As part of our STE@M Festival, Dr Jon Copley visited Hampshire Collegiate School to give an evening lecture about exploring the deep ocean, his field of research. Megan in Year 12 provides a review of the evening…
Jon is a professor at Southampton University and was a scientific advisor for the BBC series Blue Planet II. Jon has taken part in many expeditions to explore the deep ocean and is a Bathynaut – an astronaut equivalent for the deep ocean. He has recently released his own book called ‘Ask an Ocean Explorer’.
During the evening’s discussions, Jon explored the history of ocean mapping by telling us about his heroes, including Marie Tharp and Matthew Fontaine Maury. Both paved the way for the modern mapping of the sea bed that we know today through the use of ropes with a weight on the end to echolocation technology which we use variations of today.
We learnt that 100% of the ocean floor is mapped to a resolution of 5km, 15% of the ocean is mapped to 1km and 0.05% of the ocean is mapped to 1-2m resolution. Satellites cannot reach through ocean which why 100% of the ocean is mapped to 5km. This is done by the satellite detecting tiny differences in the surface of the ocean and this can signal any ridges or trenches to a certain extent.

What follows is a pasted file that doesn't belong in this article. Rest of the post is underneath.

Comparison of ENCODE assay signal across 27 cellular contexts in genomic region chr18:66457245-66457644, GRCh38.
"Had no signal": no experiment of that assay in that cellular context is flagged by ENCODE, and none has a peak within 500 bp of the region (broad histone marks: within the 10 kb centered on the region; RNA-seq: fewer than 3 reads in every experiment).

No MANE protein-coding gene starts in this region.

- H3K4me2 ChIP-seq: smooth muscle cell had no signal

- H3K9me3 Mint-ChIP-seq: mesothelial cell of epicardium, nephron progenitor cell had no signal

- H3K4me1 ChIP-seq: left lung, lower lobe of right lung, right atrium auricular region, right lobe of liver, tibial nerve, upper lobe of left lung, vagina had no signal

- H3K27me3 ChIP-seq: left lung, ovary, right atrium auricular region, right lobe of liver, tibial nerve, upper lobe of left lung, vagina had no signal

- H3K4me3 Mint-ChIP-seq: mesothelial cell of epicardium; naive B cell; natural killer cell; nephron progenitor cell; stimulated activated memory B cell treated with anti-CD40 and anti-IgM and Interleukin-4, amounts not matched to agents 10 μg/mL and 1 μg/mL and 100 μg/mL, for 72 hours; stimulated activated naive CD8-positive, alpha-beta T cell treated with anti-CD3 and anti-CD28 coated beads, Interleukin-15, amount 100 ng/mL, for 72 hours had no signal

Jon went on to explain how mapping has allowed scientists to spot anomalies which are then investigated and new discoveries made. Such a process led to the discovery of hydro-thermal vents and the Mid-Atlantic Ridge. The discovery of the Mid-Atlantic Ridge then led to the revelation of tectonic plates and the global ocean ridge, which is the biggest discovery of oceanography and allows us to understand the geo-physics of our earth.
Jon has been part of the discovery of the life on hydrothermal vents which has changed how we view biology on this planet. Hydrothermal vents give out chemical energy which organisms thrive on and disproves everything we believed about sunlight being needed for life. It was really interesting to see some specimen animals from these habits that had been preserved in Perspex.
Jon was extremely engaging and there were endless questions for him after the talk had finished. Some of the questions covered topics such as his biggest fear when diving up to depths of 6km, the threat of plastics to the ocean (as highlighted in many of our STE@M activities) and the threat of global warming as well as some more light-hearted questions such as does he get motion sickness.
We are thankful Jon came to talk to us and give us insight into his field of knowledge, definitely inspiring pupils and parents alike.
By Megan, Year 12